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Friday, 24 May, 2002, 15:12 GMT 16:12 UK
Bethlehem exile defends Arafat
Israeli forces in Bethlehem. Church of the Nativity in the background
It took five weeks to resolve the siege in Bethlehem

One of the 13 Palestinians sent into exile as part of the deal to end the siege at the Church of the Nativity in Bethlehem has defended Yasser Arafat's role in the negotiations.

Speaking for the first time about how the agreement was brokered, Abdullah Daoud denied reports that Mr Arafat had been responsible for the accord which sent the men into exile and for which he has been heavily criticised.


President Arafat refused the idea in principle... We are the ones who bear the responsibility

Abdullah Daoud
Mr Daoud said it was the people inside the church who agreed to the deal and appealed to Mr Arafat to accept it - even when that meant exile.

According to Israel, he is the most dangerous of the men to be sent into exile. He was head of the Palestinian Authority's intelligence unit in Bethlehem and the most senior official shut up in the church for five weeks.

He denies being involved in attacks on civilians and says he, like the other 12 exiles, is just an ordinary man.

Mr Daoud is the only one of the 13 Palestinians who has yet to be offered a home by a European Union country, and is being kept in a safe house in the capital, Nicosia.

'Arafat against the deal'

The exiled Palestinian was brought out of hiding for an hour to speak to a small group of journalists at a Nicosia coffee shop.

Abdullah Daoud, head of Palestinian security services in Bethlehem, now in exile in Europe
Daoud claims he is an ordinary man - Israel says he is one of its most wanted
Wearing the traditional black and white Palestinian scarf draped stylishly over his Ralph Lauren polo shirt, he smoked continuously and drank successive cups of Arab coffee.

Many Palestinians have been highly critical of Yasser Arafat's role in the negotiations, believing that by agreeing to Israel's demands for the men to be sent away he was establishing a bad precedent.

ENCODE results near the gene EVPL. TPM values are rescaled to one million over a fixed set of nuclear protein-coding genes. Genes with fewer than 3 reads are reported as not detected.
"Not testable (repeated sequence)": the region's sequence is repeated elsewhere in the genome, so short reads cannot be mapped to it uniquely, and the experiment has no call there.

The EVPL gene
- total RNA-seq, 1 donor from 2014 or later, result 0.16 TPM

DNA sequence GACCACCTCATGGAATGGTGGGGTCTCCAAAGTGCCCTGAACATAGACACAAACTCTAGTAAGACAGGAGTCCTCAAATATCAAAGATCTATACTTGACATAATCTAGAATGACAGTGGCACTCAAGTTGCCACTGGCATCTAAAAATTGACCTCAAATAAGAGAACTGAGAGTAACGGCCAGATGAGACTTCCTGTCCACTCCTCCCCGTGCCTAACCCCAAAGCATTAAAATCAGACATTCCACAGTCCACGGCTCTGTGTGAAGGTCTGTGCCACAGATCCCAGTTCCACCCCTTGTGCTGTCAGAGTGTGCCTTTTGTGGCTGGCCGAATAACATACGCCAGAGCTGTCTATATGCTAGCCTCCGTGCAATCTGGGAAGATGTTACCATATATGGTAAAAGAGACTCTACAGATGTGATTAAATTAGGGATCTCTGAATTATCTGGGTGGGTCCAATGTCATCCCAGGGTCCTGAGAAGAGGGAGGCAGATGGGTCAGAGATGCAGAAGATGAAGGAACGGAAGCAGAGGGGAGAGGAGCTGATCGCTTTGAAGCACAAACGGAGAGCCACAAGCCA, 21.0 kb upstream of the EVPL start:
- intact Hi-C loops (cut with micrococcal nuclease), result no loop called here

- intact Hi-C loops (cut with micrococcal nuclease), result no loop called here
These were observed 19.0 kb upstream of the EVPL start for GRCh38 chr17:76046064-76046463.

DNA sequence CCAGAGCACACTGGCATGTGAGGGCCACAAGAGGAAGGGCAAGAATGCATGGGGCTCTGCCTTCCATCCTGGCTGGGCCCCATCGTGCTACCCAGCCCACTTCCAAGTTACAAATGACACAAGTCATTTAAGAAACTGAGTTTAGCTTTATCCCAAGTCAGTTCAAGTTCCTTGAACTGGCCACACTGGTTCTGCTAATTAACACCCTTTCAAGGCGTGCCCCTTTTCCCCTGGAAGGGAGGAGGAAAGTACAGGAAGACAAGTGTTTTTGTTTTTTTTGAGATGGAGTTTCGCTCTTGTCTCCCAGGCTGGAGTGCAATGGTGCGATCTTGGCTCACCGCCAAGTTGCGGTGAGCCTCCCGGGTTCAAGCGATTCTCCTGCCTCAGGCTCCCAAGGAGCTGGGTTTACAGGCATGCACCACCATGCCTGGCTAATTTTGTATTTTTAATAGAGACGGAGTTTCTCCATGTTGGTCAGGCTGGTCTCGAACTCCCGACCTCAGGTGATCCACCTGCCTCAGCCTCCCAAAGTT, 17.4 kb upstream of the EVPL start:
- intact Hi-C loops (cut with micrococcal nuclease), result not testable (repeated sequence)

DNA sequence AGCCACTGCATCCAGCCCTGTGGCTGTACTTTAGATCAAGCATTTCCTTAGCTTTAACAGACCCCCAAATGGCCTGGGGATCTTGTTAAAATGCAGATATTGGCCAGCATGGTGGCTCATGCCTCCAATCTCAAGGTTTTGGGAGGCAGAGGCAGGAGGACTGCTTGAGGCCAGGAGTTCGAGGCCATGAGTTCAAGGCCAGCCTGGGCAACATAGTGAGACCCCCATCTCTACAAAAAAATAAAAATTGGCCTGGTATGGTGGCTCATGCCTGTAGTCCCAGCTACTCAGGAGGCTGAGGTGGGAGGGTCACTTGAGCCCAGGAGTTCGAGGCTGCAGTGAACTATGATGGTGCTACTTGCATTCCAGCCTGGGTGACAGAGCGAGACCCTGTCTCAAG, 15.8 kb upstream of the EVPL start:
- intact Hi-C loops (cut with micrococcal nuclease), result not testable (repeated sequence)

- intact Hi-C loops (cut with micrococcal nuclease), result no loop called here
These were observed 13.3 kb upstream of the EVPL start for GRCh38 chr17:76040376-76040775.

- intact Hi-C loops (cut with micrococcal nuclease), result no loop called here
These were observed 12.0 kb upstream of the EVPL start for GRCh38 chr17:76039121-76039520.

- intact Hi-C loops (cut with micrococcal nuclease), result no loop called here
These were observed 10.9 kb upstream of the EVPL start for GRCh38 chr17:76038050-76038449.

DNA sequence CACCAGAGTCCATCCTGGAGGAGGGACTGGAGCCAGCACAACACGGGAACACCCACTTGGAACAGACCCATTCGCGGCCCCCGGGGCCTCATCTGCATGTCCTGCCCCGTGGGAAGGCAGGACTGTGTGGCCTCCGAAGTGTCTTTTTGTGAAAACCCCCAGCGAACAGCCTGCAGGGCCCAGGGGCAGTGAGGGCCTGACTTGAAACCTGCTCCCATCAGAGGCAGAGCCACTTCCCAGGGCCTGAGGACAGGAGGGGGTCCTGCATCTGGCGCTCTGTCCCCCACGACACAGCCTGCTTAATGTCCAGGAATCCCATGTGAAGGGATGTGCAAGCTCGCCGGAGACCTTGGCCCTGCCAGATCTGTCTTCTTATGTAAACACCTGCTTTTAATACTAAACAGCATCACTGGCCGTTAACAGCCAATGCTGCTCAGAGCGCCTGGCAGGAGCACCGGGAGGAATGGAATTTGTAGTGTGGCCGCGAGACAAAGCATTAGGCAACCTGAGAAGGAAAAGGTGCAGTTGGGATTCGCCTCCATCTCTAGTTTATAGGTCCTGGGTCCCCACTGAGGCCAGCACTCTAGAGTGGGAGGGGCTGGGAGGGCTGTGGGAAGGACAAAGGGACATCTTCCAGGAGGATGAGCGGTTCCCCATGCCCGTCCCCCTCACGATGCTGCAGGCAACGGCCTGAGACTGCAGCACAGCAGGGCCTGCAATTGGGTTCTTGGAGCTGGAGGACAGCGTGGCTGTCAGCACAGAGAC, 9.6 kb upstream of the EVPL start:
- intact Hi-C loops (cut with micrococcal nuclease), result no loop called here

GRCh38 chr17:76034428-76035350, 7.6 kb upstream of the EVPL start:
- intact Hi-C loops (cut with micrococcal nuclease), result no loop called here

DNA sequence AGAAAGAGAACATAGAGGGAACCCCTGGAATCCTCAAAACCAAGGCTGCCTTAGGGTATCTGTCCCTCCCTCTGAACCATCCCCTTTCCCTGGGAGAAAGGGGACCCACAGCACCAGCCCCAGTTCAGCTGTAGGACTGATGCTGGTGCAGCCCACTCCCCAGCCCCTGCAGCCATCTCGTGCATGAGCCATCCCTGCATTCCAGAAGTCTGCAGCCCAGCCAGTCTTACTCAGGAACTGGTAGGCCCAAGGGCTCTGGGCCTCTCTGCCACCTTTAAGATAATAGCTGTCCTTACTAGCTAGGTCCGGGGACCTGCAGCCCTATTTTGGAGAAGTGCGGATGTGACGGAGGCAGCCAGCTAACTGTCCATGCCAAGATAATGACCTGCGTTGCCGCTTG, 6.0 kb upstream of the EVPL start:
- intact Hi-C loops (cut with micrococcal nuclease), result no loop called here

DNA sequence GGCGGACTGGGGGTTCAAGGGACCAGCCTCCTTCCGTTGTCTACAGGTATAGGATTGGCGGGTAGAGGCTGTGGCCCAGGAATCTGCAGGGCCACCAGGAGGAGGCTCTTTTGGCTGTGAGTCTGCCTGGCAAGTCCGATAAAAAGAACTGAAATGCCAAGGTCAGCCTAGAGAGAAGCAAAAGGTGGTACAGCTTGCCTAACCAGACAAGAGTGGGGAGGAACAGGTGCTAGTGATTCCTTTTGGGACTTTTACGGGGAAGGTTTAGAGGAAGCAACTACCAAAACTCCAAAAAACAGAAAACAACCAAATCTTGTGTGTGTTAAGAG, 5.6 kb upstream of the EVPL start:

"President Arafat refused the idea in principle," Mr Daoud said.

"But after we appealed to him he agreed to consider the proposals. We are the ones who bear the responsibility."

He added that those inside the church agreed to the deal to enable the curfew on the whole town of Bethlehem to be lifted.

If the siege had continued, Mr Daoud said, it would have resulted in irreparable damage to a building which "is sacred to all Palestinians" .

Exile again

This is the Palestinian intelligence chief's second time in exile. He previously spent three years in Tunisia.

He is philosophical about where he might end up. He would like it if his wife and two children could join him at his final destination - but he is largely indifferent about where that might be.

"We all agreed that we would accept the European Union's decision," he said. "After being forced to leave Palestine, any country is the same for me."

Mentally at least he is still in Bethlehem, his mobile phone rang constantly during our conversation with calls from home.

Mr Daoud seemed relaxed as he talked, but recalling the events leading up to his departure from the West Bank was obviously difficult for him.

"It was just chance that I ended up in the church," he said. "There was nothing planned about it."

Asked what his first actions were on arriving in Cyprus, Mr Daoud replied: "I took a shower. After 40 days living with 250 people who were not able to wash you can imagine that was what we all wanted to do first."


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